Gingerbread and Time by Amanda Downum

Snow piles in bone-drifts outside the door, but it's warm beside my oven.

I'm alone in the cottage now. My brother left not long after our stepmother died. Foolish boy—he'd never have found wolfsbane in his tea, but he couldn't trust me. He was little more than sticks bound with skin and rag; I wonder if he'll ever eat without fear again.

Father suffered for months; a little hemlock set us both free.

I'm never hungry now, even this cold winter. I sell cakes and bread in the village, or trade them for things my garden
cannot grow. The children love my gingerbread best of all.

Grubby-faced, sticky-fingered creatures—I have no desire to eat them.

Men offer me ribbons to plait in my golden hair, bangles for my white arms. Sometimes they offer me kisses, and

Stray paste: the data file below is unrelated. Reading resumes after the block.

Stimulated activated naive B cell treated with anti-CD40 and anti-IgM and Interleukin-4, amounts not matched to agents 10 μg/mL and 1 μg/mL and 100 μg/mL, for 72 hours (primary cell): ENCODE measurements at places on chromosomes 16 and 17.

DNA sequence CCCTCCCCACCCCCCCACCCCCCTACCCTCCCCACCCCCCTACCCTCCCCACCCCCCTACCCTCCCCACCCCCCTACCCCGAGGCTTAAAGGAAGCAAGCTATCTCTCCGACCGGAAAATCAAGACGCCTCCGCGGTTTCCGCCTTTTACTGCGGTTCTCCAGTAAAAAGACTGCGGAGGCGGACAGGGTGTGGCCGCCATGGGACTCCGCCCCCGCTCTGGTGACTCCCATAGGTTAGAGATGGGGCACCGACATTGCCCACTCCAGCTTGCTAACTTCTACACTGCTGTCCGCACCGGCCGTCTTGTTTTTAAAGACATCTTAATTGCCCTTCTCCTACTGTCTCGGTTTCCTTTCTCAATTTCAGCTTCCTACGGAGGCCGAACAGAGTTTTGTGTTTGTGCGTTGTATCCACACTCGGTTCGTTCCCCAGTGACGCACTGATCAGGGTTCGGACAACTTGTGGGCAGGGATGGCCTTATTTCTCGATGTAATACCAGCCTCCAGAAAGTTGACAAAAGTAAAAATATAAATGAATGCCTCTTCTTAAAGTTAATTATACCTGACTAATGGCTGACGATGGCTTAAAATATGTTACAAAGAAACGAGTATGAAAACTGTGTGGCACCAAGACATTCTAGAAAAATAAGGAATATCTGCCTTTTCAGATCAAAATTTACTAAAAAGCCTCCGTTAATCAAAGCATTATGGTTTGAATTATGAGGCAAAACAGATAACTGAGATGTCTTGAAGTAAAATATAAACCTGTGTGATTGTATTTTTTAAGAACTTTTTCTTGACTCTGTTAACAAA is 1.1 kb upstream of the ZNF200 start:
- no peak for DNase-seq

sometimes I take them.

But the village is not for me. Neither is this house with its drafty roof and hungry memories.

Deep in the forest, far from any path, lies a ruined cottage. Its walls and windows are gone now, eaten by birds and mice, but no scavengers touch the bones in the hearth.

Her spirit haunts me, moaning in the chimney and rattling icy fingers on the door. She isn't angry anymore, only lonely. I'm lonely too. Children's laughter and men's kisses cannot sate me.

Spring will come and melt the snow. I will take my baking bowl and favorite spoon, and seeds from the garden. I will take her bones from their bed of rust and ash. We will go into the forest, far from any path, and build a new cottage. It will be built of strong timber, no matter what she says. My garden will bloom rich and fragrant, and the house will smell of gingerbread. Perhaps some day some hungry little girl will smell it and come to me. I have many things to teach.

I will leave no trail of breadcrumbs behind me when I go.

Amanda Downum lives in Texas, where she slaves in a library to support her fiction habit. She keeps a husband and many cats. She bakes gingerbread, but does not eat children. Her short fiction is published at Strange Horizons.

Image © Kay Nielsen, Hansel and Gretel, 1925